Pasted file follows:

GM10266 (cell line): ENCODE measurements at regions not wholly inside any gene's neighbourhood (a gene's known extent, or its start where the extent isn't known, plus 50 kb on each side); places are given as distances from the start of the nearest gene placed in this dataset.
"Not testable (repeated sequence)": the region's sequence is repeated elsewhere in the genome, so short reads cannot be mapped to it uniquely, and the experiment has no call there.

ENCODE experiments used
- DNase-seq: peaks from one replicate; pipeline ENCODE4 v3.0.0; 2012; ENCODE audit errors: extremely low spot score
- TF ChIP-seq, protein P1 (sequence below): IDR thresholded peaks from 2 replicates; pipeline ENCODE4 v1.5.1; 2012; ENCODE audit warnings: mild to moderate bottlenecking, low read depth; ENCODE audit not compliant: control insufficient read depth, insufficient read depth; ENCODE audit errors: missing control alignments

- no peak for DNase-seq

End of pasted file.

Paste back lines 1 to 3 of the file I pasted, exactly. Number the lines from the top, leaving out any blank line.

GM10266 (cell line): ENCODE measurements at regions not wholly inside any gene's neighbourhood (a gene's known extent, or its start where the extent isn't known, plus 50 kb on each side); places are given as distances from the start of the nearest gene placed in this dataset.
"Not testable (repeated sequence)": the region's sequence is repeated elsewhere in the genome, so short reads cannot be mapped to it uniquely, and the experiment has no call there.

ENCODE experiments used